Very good information on the Comparative Review! A few notes:

    Re the TO Race Vest: “I had difficulty getting the front chest straps to stay tight as the elastic material tended to slide loose when taut.” Very good point – we noticed the same problem, so from your Sample vest all the Production vests were changed to static, non-slip strap material.

    Re the S-Lab: “the stretchiness of material around the body causes a loaded vest to bounce quite a bit,” You made an important observation I’d like to comment on – from the beginning, we’ve had requests for stretchy everything – stretch feels way more comfortable in the store – but we’ve resisted because stretch = bounce. It’s like a running shoe – a soft stretchy shoe would feel great in the store, but wouldn’t be stable on your foot, so would be a disaster. So all the UD vests have static material for the harness and stretchy fabric for the pockets.

  18. Paul

    Thanks for this feature. It’s a bit late for me as I just bought a pack a few months ago (UD Hardrocker). I would second the recommendation to produce a broader, more comprehensive review of the racing/running pack market. As I searched for a pack, it was difficult to find information on fit, sizing, features, and all the info one would want before purchasing in any single place. I imagine I’m representative of a good chunk of people who are mid-packers and don’t live near a running specialty store with a trail- or ultra-focus. I had no choice but to purchase on-line for a pack and I held out as long as I could simply because it doesn’t take a genius to know that fit is going to rule the day. iRunFar seems like the perfect place to catalog the running pack universe for folks, so I hope the gang here will find the time to follow-up on the idea.

    I’m reasonably happy with what I have all things considered. I hope that when I race my next ultra I’m as happy as I am now!

    1. Tom

      Absolutely and duly noted. Even where I live, with three specialty running stores in town and an REI, most of them only carry one or two brands of packs and then usually only one model. So, I will try to be more diligent about trying additional packs. I have a lot of sizing issues with packs (narrow shoulders and a 38 inch chest) and I seem to be in between a lot with sizing even though I feel like I’m pretty standard sized for runners.
      Thanks for the feedback.

  19. Dave

    Flasks. On the Salomon Sense vest, I just leave the flask in its pouch and reach my head down and can drink from it without removing it. That solves the in/out problem. Like wise, you can also blow into and inflate the flask fully before sliding it into its pouch, this makes it much easier to insert it. Looks like some smart design on the PB 3.0, that will be my next high capacity pack to replace my PB 1.0.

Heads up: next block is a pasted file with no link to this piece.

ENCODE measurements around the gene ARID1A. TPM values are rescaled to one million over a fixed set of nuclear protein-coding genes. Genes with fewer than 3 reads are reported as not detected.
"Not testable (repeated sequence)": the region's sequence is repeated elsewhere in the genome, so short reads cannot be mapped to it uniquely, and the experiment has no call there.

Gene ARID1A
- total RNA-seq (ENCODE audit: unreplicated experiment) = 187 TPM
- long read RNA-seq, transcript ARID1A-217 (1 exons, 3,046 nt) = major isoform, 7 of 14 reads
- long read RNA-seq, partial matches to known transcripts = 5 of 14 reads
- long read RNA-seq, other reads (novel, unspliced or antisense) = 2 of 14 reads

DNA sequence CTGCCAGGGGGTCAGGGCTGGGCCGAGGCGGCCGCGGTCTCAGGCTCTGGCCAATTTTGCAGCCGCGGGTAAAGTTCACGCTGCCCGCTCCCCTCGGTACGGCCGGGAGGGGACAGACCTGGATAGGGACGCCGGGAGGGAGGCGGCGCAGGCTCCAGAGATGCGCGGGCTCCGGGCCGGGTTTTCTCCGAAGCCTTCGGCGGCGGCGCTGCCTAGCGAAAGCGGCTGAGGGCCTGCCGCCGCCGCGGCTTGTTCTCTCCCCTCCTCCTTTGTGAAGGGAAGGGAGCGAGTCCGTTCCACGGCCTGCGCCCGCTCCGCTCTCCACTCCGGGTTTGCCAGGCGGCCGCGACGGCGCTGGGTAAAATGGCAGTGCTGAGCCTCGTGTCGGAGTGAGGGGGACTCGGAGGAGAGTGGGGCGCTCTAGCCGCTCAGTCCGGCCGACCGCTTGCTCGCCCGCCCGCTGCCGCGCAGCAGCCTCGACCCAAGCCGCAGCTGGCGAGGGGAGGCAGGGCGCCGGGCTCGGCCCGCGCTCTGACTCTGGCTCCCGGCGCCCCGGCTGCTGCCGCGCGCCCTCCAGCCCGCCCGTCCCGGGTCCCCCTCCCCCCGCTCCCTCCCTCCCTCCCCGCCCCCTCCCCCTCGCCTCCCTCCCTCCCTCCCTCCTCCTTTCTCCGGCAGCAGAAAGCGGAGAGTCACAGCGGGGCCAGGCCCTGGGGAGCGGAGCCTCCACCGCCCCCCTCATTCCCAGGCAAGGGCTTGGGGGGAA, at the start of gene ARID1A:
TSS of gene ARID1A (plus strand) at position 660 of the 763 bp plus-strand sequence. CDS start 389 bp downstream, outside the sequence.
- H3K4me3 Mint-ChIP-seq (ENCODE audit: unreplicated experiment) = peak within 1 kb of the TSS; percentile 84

1. Tom

      I also leave the flasks in for drinking, but when coming into an aid station I have to take them out for a refill. I tried the air inflation technique, and maybe the pockets on my vest are really tight, but it was still a minute long wrestling match that could not be accomplished while running. So, it really frustrated me because I’d lose touch with a pack in several races last year.

      1. Rich

        Totally agree about the bottle pockets being too tight on the S-Lab Sense Ultra Set. Likewise though it’s still great for a run of a certain length (where you only need hydration, nutrition and minimal kit) I’ve had to rule it out as a race-vest because I can’t stop and try and jiggle the soft-flask into the tiny pockets – I’d just be wasting too much time! I can’t believe none of the Salomon elite athletes don’t have the same problem, so I really hope this improved in the next version. Perhaps they could use a cinch cord like UD use to expand and tighten the opening, though I’d also like to see a soft-flask bottle pocket that doesn’t let the bottle sink inside the pocket when part deflated!

  20. Nathan

    Awesome reviews and comments. One of the awesome features of Irunfar. Anyone used the new UD Marathon? Love to here Buzz’s take on it as well. Seems like a budget friendly pack with good function.

  21. Natalie

    I always wonder about how all those chest straps fit and water bottles sit with boobs, wish there were more easy to find female reviews/comments…

  22. Gin Sling

    bought the UltraSpire Alpha 2.0 in S size (female). Love it. Love the toggles and straps, magnetic clip pouch, zip pouch, pouches at back. Have worn (over short sleeve and long sleeved tops) with soft plastic bottles in front and 2L bladder in back (total 3L water), plus phone, lightweight thermal gear, and rain jacket stuffed through the back straps for LSD runs up to 30km and on trails with warm valleys and cool summits. Doesn’t rub, doesn’t bounce, really fits perfectly. Have never worn a different vest so can’t compare, but this one just fits the bill.